DomU Install with Virt-Manager

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Revision as of 11:06, 29 November 2011 by Kyl191 (talk | contribs)

Virt-manager is not part of Xen, but it's developed by Redhat and included in Fedora, and it can be used to manage Xen hypervisor, among others. Before trying to install new guests using virt-manager make sure you have installed virt-manager and its related packages.

This tutorial was done using a Fedora 13 host, installing a paravirtualised CentOS 5.5 x86 (32bit) domU. However, it should work fine for other Fedora/CentOS releases.

Getting virt-manager

This portion is fairly simple - just run

yum install libvirt virt-manager

and let Yum sort out the dependencies.

Getting the disk set up

We're going to use LVM volumes to store the Xen guest virtual disks. In this example we're going to

First verify the name of your LVM volume group. The LVM volume group was set up during dom0 host installation.

[root@f13 ~]# vgdisplay
  --- Volume group ---
  VG Name               vg_f13
  System ID
  Format                lvm2
  Metadata Areas        1
  Metadata Sequence No  4
  VG Access             read/write
  VG Status             resizable
  MAX LV                0
  Cur LV                3
  Open LV               2
  Max PV                0
  Cur PV                1
  Act PV                1
  VG Size               463.75 GiB
  PE Size               32.00 MiB
  Total PE              14840
  Alloc PE / Size       2944 / 92.00 GiB
  Free  PE / Size       11896 / 371.75 GiB
  VG UUID               5dsak7-VN89-zMFT-9ZiU-XGhY-s5is-u1vCUw

In this example the LVM volume group is called "vg_f13" and it has 371.75 GB of free space in it.

Now let's create a new LVM volume to store the virtual machine virtual disk. Size of the new LVM volume will be 20 GB:

[root@f13 ~]# lvcreate -ncentos55 -L20G /dev/vg_f13
  Logical volume "centos55" created

Verify the newly created LVM volume:

[root@f13 ~]# lvdisplay /dev/vg_f13/centos55
  --- Logical volume ---
  LV Name                /dev/vg_f13/centos55
  VG Name                vg_f13
  LV UUID                dP41hL-B0MI-Fy4R-ScCI-0w7K-2cfV-ruJRG2
  LV Write Access        read/write
  LV Status              available
  # open                 0
  LV Size                20.00 GiB
  Current LE             640
  Segments               1
  Allocation             inherit
  Read ahead sectors     auto
  - currently set to     256
  Block device           253:2

= Starting the Install Now, let's start the graphical virt-manager.

[root@f13 ~]# virt-manager &
[1] 2126

And then virt-manager window will show up on your graphical desktop.


Start the installation from virt-manager:

  • Right-click "localhost (Xen)"
  • Choose "New"
  • Enter the name for the guest - We're using centos55 for this.
  • Choose: "Network install (HTTP, FTP, or NFS)"
  • Enter the CentOS mirror URL: - You can choose a different mirror, ideally one that's geographically close to you.
  • Click Forward
  • Accept the default values for RAM and VCPUs (512 MB and 1 vcpu) and click Forward.
  • Choose "Select managed or other existing storage"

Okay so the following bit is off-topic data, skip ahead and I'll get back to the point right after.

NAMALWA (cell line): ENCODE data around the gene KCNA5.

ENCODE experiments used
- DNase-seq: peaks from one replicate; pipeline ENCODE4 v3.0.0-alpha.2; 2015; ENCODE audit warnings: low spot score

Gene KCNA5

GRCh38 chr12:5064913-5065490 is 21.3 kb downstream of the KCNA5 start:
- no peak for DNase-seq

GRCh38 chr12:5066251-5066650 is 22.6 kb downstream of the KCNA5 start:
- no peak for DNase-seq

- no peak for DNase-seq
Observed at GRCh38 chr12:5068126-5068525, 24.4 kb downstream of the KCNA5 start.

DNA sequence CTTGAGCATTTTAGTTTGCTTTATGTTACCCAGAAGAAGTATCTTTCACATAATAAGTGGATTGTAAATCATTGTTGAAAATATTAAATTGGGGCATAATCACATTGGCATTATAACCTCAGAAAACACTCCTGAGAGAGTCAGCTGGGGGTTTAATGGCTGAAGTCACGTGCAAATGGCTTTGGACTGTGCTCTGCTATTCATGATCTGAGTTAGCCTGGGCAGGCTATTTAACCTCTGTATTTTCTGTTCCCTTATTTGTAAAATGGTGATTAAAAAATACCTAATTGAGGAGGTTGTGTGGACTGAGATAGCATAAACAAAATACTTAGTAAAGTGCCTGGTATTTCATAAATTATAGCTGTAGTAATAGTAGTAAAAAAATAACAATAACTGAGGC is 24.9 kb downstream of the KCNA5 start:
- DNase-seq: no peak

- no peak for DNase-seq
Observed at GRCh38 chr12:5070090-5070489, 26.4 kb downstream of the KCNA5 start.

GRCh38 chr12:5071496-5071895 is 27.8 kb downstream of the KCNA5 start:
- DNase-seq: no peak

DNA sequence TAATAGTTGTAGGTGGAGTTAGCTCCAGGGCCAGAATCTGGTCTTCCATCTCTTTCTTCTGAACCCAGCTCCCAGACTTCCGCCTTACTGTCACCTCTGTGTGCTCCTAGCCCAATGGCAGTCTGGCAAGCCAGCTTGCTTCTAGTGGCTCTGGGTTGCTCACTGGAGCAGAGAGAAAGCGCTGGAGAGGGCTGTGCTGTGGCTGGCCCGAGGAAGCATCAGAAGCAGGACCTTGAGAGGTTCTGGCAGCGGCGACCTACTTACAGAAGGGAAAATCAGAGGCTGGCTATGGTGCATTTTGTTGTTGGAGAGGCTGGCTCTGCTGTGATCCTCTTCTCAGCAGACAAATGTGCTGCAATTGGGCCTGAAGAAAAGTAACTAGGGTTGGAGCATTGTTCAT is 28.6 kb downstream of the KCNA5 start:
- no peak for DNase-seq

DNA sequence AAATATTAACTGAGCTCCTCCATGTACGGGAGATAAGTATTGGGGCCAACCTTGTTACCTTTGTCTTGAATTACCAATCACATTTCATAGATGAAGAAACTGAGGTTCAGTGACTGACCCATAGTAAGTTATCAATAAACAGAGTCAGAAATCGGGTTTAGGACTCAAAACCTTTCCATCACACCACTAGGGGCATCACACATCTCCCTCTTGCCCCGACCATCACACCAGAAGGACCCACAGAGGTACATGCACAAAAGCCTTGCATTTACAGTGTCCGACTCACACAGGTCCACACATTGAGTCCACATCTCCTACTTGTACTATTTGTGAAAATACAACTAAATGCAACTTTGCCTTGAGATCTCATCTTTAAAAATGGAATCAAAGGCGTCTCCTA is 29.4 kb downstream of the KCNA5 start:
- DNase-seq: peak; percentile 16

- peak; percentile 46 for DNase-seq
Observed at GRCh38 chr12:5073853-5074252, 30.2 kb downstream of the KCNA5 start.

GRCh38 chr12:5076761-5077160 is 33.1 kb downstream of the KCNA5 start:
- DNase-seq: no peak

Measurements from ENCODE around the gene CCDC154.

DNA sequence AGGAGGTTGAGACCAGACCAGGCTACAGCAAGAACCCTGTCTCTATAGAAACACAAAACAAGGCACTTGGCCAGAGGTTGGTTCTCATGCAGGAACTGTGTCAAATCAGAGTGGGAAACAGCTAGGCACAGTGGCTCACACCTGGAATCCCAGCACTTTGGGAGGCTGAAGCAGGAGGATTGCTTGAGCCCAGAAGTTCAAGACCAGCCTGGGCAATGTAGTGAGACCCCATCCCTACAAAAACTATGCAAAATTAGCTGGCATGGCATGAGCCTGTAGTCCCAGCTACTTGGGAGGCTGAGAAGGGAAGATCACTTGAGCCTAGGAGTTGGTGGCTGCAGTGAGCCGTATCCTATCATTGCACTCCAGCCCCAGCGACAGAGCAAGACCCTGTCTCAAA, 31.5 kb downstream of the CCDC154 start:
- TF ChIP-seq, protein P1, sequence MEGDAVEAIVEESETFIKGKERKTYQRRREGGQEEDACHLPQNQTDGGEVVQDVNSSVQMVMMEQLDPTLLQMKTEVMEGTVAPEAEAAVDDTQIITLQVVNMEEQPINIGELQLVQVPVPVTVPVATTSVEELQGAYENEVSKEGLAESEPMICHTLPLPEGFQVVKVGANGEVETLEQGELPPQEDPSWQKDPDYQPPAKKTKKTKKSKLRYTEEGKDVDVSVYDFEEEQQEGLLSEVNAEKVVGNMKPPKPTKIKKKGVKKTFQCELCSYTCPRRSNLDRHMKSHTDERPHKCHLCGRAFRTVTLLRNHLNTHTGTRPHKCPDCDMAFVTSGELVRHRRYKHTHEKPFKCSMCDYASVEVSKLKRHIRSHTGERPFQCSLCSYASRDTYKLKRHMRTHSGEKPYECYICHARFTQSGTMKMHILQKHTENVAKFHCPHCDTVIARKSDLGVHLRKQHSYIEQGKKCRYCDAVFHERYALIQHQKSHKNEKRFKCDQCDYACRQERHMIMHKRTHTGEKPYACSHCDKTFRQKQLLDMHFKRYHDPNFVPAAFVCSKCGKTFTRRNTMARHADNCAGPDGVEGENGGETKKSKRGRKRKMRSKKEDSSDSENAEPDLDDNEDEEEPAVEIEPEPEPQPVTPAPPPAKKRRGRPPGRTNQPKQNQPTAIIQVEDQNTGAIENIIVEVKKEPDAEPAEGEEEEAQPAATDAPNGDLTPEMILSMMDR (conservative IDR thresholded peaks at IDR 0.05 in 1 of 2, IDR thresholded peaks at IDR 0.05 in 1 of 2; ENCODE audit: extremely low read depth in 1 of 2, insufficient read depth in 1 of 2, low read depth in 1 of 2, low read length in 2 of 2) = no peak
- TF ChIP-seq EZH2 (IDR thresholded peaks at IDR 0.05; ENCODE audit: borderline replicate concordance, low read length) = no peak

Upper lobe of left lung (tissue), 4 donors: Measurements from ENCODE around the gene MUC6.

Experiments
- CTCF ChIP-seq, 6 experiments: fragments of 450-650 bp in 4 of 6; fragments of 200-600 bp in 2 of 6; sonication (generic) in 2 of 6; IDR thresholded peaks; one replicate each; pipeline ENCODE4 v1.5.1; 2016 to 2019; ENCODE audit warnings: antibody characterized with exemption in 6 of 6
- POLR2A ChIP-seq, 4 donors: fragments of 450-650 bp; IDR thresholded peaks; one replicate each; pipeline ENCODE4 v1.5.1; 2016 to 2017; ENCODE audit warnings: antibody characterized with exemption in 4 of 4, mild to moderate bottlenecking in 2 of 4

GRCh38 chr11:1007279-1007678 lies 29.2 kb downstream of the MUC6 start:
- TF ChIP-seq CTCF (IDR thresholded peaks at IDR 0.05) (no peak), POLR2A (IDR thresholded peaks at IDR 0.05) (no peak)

• Enter the path to the LVM volume to the text field or choose browse: /dev/vg_f13/centos55 - This is the LV that we set up earlier.
  • click Forward
  • Choose/open "Advanced options"
  • Change "Architecture" to "i686" as we're installing 32bit PAE guest VM.
  • Make sure the Network selection has "Virtual network 'default': NAT" selected (it is as a default).
  • Virt-type should be "xen (paravirt)"
  • Click Finish.
  • "Creating virtual machine" window opens, and virt-manager fetches the kernel/initrd from the mirror site.
  • New window opens with the guest VM console in it, and the CentOS5 installer starts.
  • Choose "dhcp" for IPv4 networking and you'll get private IP from the dnsmasq service running in dom0. Network connections from the guest VM will be NATed to the internet.

CentOS 5 installer starts in the text mode and asks for the language, keyboard and network settings: centos55-01.png

When the CentOS5 installer is running you can verify the networking by checking the bridge status:

[root@f13 ~]# xm list
Name                                        ID   Mem VCPUs      State   Time(s)
Domain-0                                     0  1017     4     r-----    267.8
centos55                                     1   512     1     -b----     17.9

[root@f13 ~]# brctl show
bridge name     bridge id               STP enabled     interfaces
virbr0          8000.feffffffffff       yes             vif1.0

Here you can see the guest called "centos55" has ID 1. Interface "vif1.0" (the first network interface of the guest with ID 1) is attached to the bridge "virbr0" - the bridge that dnsmasq is serving and providing DHCP server and NAT service.

You can check the private NAT IP assigned to the "centos55" guest VM in "/var/log/messages" on the dom0:

[root@f13 ~]# grep dnsmasq-dhcp /var/log/messages
Sep  4 23:28:05 f13 dnsmasq-dhcp[1929]: DHCP, IP range --, lease time 1h
Sep  4 23:59:44 f13 dnsmasq-dhcp[1929]: DHCPDISCOVER(virbr0) 00:16:36:d4:07:b7
Sep  4 23:59:44 f13 dnsmasq-dhcp[1929]: DHCPOFFER(virbr0) 00:16:36:d4:07:b7
Sep  4 23:59:44 f13 dnsmasq-dhcp[1929]: DHCPREQUEST(virbr0) 00:16:36:d4:07:b7
Sep  4 23:59:44 f13 dnsmasq-dhcp[1929]: DHCPACK(virbr0) 00:16:36:d4:07:b7

When the installer is finished downloading files from the mirror site, it'll start the graphical phase of the installation:


Install CentOS 5 as usual.

Note: This can be done over a SSH connection if you X11 forwarding enabled.